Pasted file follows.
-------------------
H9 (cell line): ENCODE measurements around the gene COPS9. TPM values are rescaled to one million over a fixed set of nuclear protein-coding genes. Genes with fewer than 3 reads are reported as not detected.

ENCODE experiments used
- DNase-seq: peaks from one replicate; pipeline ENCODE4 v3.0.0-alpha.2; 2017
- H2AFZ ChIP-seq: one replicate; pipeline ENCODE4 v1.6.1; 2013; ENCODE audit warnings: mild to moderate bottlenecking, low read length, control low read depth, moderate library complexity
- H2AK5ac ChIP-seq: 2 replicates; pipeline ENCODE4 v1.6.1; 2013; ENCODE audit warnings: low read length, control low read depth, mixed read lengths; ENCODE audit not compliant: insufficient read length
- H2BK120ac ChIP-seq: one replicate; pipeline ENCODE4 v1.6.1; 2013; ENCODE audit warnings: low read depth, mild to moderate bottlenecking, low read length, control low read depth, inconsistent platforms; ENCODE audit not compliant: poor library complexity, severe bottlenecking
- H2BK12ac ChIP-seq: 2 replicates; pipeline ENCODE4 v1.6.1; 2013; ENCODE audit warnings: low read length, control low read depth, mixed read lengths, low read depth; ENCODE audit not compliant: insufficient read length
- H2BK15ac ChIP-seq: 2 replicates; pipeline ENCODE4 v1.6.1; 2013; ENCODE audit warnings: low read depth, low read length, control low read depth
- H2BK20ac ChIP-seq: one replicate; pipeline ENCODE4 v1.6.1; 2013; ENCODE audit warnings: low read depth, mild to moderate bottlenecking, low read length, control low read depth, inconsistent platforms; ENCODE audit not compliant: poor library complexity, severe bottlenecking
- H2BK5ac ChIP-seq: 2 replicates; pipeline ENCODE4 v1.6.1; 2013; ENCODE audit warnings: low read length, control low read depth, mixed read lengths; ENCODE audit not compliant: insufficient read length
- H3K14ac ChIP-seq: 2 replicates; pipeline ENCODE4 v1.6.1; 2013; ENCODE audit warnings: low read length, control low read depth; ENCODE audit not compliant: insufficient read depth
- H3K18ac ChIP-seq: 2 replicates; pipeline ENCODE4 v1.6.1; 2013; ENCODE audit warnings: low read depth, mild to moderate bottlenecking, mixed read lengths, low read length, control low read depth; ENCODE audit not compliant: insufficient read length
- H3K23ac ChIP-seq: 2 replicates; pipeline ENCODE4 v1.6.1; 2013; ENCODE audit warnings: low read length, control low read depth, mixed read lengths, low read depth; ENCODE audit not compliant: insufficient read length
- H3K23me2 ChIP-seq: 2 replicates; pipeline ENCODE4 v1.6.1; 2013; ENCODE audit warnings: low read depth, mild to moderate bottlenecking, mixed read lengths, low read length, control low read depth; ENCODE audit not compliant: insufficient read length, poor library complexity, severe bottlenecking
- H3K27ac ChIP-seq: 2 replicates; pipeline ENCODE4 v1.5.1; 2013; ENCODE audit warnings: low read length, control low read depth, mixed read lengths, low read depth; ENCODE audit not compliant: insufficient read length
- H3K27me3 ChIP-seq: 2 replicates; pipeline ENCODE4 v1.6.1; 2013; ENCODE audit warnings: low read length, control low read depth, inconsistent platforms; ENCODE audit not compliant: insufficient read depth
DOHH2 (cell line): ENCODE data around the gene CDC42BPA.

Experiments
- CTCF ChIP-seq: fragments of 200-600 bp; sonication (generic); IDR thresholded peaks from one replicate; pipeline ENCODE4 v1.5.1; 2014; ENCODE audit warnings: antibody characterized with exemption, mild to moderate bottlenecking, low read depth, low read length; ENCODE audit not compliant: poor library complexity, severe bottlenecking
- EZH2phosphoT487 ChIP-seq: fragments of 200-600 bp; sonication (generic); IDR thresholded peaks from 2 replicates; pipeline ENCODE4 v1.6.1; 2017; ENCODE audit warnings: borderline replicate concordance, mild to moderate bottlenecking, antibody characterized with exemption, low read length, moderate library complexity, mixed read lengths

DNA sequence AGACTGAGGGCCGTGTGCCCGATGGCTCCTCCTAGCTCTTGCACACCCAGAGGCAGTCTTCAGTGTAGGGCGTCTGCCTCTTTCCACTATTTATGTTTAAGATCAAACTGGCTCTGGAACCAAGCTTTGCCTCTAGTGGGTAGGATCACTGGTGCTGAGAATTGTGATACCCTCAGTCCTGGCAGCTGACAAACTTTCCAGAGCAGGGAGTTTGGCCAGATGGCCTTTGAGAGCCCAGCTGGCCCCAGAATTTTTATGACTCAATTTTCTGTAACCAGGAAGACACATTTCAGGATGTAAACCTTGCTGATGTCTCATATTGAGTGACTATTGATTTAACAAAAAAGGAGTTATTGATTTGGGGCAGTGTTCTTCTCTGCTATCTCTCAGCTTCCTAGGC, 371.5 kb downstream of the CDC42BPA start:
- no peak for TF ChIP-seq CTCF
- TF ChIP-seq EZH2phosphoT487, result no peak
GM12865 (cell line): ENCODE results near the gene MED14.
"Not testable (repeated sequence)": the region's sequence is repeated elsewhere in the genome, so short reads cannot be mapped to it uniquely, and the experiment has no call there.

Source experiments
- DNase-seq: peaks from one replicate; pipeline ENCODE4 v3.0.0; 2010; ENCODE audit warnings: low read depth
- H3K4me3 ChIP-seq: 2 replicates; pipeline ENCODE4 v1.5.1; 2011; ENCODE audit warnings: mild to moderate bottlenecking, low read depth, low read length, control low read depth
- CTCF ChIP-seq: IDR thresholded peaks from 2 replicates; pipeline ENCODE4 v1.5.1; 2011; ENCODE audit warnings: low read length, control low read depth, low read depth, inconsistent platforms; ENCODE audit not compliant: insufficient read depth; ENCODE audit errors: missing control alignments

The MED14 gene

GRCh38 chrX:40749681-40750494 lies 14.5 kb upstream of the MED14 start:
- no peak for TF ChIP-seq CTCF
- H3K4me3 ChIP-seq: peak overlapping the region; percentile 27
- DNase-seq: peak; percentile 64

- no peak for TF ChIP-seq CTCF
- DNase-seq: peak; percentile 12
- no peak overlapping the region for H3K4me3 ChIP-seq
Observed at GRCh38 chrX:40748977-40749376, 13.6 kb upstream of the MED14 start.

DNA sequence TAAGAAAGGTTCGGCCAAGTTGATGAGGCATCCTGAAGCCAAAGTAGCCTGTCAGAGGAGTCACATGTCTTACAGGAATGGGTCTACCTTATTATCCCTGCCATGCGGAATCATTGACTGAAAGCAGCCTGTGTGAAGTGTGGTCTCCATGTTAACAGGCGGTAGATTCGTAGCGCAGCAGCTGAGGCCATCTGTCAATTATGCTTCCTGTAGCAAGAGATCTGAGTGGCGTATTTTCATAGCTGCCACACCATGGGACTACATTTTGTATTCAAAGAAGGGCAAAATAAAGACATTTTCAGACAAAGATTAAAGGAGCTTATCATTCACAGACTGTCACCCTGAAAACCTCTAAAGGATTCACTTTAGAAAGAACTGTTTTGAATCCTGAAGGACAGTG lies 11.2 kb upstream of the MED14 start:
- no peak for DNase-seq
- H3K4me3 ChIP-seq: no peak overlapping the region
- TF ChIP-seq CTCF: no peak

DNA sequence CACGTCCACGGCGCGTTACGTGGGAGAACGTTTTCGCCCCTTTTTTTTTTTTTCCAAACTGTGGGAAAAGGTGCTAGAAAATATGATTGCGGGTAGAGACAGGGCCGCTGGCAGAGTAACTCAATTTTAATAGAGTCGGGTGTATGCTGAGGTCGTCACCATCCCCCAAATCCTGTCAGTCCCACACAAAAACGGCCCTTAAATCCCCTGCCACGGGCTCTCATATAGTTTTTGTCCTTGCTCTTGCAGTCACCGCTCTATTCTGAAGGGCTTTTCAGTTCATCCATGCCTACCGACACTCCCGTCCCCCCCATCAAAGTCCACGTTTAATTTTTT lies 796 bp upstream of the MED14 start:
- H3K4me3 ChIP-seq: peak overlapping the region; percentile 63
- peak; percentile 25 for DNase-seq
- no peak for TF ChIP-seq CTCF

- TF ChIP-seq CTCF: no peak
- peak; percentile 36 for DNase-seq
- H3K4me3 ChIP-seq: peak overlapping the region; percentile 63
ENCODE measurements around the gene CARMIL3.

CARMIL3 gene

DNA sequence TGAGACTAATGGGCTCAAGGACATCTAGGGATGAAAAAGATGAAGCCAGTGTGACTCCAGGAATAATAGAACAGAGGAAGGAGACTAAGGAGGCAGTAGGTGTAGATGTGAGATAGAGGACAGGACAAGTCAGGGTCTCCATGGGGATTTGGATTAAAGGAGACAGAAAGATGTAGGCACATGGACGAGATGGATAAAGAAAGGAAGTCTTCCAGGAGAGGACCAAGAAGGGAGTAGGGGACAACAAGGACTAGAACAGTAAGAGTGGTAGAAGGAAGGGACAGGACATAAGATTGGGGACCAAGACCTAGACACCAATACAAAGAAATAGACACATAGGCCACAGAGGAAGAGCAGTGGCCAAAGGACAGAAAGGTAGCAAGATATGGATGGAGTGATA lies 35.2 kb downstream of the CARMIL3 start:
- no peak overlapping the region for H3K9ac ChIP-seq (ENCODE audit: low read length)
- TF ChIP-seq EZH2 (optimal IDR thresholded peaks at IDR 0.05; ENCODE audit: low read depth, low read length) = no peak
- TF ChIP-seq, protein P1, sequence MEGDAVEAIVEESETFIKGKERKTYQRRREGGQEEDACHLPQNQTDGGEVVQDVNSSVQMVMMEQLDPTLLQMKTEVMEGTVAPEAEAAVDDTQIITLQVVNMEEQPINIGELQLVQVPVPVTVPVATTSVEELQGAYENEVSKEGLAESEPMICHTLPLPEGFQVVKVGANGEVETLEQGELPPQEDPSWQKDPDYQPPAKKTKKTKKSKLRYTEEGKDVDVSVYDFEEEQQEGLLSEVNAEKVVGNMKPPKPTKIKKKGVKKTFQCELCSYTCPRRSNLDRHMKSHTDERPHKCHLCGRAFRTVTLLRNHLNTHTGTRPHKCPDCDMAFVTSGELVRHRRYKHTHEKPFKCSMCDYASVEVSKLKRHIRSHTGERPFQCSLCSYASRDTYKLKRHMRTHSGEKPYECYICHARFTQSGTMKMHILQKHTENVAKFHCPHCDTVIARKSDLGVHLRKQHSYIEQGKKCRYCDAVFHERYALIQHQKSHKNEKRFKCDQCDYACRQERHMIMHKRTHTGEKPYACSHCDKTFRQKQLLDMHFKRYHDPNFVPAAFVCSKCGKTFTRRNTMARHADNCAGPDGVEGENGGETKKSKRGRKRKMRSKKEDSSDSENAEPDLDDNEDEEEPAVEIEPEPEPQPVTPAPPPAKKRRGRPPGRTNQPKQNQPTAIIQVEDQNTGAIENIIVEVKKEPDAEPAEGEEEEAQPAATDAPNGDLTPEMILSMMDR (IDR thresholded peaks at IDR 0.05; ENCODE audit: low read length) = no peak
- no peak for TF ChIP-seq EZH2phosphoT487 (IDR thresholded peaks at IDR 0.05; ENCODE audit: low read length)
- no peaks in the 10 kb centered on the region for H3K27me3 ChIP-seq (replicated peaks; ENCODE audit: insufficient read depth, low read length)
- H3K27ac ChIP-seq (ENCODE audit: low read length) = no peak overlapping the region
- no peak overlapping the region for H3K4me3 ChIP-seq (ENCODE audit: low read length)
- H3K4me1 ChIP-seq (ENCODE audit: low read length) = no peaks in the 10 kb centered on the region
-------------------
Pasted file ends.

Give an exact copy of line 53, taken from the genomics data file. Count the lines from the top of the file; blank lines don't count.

- no peak overlapping the region for H3K9ac ChIP-seq (ENCODE audit: low read length)